What is the proper

estimate of ethnic religions?

In considering our theme the social influence of Christianity comes repeatedly into sharp contrast with the social results of the ethnic religions, a subject which is treated at some length in both the third and fourth lectures.1 The comparison has seemed to the writer to be fruitful in results which were favorable to the Christian religion, and virtually to substantiate its divine origin, superior wisdom, and moral efficiency. He has been led in the course of these studies to give to Christianity more firmly than ever his final, unreserved, and undivided allegiance as an authoritative and divinely accredited system of truth, full of salutary guidance and uplifting power to humanity. Many things have coöperated in recent years to bring the status of ethnic religions prominently before the minds of men. This fact, as well as the inherent interest of the subject, gives a special timeliness just now to any serious and candid study of this difficult theme.

That there are plain traces of truth in all the prominent ethnic systems of religion is a fact which is too evident to admit of denial. This is manifested in much of their ethical teaching and in their adjustment of the duties of human relationships, yet it is just in these respects that some of their most serious failures are observable. It is because the religious basis of their ethics is so defective that the practical outcome is so disappointing. All higher truth which is discoverable in the religious history of the race is either directly or indirectly from God, and so far as it appears in ethnic systems is to be traced to God as its Author. Primitive revelation, with its emphatic restatements, covering many centuries in time and reaching mankind through various direct and indirect instrumentalities, was a mighty and pervading religious force in early history.3 It lingered long and worked deeply in human experience. Truth dies hard-if, indeed, it ever dies. Half-truths, and even corrupted and overshadowed truths, can influence men, although partially and uncertainly, in the direction of a sound religious faith.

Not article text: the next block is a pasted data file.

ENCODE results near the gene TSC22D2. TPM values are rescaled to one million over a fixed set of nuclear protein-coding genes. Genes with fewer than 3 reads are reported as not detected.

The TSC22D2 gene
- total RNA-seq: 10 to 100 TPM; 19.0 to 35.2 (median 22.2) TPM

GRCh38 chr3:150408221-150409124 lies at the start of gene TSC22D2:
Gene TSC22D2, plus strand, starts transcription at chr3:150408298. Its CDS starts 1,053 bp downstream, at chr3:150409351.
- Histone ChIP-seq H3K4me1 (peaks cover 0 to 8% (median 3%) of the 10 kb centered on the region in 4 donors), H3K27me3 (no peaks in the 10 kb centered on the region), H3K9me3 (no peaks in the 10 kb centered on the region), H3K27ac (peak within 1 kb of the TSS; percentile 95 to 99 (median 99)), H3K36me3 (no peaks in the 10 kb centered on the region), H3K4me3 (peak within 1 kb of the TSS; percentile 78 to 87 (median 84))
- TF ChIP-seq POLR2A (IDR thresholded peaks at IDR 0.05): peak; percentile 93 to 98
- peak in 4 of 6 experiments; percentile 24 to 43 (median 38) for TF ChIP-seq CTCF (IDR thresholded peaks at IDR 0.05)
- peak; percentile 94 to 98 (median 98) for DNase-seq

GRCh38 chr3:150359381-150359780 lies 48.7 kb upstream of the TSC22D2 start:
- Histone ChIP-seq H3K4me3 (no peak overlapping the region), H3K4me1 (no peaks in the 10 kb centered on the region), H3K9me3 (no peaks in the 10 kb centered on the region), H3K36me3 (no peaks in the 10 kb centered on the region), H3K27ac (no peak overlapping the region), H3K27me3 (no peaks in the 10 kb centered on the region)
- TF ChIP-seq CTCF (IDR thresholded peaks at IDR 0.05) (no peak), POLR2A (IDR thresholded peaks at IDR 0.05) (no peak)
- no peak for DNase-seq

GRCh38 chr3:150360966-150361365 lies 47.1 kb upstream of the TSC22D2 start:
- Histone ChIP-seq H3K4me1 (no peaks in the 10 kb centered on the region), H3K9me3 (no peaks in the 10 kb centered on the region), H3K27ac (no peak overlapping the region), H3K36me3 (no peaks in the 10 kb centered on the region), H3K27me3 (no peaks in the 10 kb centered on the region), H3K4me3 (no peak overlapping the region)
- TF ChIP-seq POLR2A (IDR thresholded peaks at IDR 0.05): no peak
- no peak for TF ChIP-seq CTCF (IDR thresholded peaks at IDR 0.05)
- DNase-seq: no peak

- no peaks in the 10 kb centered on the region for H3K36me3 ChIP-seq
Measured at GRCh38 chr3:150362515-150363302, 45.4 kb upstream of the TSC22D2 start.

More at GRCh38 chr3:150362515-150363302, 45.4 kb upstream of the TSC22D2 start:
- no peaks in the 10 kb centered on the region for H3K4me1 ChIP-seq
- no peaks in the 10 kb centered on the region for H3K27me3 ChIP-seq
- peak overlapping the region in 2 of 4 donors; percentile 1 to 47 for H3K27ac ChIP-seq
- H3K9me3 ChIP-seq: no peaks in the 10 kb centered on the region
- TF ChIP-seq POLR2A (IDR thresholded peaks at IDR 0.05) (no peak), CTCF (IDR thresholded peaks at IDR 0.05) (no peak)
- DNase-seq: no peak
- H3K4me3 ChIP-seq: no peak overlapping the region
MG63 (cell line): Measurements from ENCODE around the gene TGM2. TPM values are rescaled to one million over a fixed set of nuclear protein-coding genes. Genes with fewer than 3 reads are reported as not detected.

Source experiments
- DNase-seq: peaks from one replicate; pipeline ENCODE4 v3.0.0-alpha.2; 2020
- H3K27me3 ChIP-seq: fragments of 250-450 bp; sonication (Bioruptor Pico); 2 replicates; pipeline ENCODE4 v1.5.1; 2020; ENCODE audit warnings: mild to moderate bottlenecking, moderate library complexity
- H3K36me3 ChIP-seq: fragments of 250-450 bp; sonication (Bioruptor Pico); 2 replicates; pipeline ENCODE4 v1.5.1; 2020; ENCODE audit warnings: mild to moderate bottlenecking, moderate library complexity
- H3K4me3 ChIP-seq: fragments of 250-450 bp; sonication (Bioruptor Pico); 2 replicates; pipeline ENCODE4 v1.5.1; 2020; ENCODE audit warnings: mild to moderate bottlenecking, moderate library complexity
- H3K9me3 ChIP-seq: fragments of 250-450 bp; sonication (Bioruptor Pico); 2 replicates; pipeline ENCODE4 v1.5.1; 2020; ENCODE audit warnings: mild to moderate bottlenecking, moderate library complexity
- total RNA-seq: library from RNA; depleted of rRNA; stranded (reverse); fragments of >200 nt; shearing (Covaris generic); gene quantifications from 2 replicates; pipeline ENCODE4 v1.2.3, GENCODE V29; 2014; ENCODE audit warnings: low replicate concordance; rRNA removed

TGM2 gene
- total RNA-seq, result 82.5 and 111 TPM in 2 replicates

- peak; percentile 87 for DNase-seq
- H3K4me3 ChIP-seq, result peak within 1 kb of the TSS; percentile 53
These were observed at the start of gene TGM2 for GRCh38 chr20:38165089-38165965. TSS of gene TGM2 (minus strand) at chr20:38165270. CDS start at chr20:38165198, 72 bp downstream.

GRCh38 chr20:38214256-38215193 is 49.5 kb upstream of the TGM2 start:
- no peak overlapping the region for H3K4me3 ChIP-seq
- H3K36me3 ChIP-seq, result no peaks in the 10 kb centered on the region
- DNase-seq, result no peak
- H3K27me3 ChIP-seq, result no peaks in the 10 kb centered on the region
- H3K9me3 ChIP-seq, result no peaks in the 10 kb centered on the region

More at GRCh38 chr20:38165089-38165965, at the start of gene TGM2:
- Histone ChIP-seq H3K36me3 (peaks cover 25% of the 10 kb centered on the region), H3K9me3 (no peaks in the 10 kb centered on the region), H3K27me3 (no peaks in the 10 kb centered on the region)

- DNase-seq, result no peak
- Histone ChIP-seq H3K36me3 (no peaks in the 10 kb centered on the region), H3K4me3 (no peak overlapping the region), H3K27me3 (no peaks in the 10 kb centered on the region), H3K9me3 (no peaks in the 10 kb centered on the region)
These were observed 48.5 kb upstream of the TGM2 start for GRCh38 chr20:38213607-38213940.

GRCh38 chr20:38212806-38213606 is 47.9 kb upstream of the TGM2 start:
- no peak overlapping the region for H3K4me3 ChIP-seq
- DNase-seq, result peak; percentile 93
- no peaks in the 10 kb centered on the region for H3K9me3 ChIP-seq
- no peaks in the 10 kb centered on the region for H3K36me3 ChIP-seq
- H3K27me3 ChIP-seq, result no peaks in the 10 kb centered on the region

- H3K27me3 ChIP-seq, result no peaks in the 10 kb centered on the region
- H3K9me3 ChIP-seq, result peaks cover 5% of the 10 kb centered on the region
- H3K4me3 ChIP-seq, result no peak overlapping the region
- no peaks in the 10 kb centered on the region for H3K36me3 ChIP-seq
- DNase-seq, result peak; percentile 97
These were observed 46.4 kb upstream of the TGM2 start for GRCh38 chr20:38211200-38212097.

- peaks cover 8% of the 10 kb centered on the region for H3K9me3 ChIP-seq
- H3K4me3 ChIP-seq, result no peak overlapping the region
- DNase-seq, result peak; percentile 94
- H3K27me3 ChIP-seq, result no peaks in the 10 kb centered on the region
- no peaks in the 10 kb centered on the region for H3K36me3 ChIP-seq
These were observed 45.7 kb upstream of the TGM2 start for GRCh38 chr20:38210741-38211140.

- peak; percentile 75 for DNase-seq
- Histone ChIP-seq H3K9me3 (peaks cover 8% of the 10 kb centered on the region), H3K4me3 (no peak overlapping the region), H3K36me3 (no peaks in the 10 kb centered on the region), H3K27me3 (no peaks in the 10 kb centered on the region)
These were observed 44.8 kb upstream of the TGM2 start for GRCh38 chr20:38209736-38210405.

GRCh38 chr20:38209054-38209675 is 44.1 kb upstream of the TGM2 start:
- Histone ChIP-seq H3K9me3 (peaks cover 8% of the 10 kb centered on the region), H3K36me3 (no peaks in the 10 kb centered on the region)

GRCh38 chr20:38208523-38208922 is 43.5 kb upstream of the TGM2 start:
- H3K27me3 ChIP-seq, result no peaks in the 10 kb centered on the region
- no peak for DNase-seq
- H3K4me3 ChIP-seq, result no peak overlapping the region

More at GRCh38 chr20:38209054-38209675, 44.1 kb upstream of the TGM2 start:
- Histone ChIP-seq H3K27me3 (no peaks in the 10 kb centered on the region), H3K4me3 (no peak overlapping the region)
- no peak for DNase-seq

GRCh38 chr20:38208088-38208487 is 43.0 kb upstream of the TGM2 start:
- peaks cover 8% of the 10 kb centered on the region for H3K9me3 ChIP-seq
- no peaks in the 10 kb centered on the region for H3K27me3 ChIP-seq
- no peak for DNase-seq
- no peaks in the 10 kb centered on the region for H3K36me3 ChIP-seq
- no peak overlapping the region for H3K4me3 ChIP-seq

1 See infra, pp. 381-396, 423-449.

2 Bishop Butler, in his "Analogy," has defined the relation of Christianity to natural religion by designating the former as "a republication and external institution of natural or essential religion adapted to the present circumstances of mankind," with the further value of presenting “an account of a dispensation of things not discoverable by reason." Cf. "The Works of Joseph Butler, edited by the Right Hon. W. E. Gladstone," vol. i., pp. 185–196. Cf. also vol. ii., pp. 277–279. 3 See infra, pp. 296-299.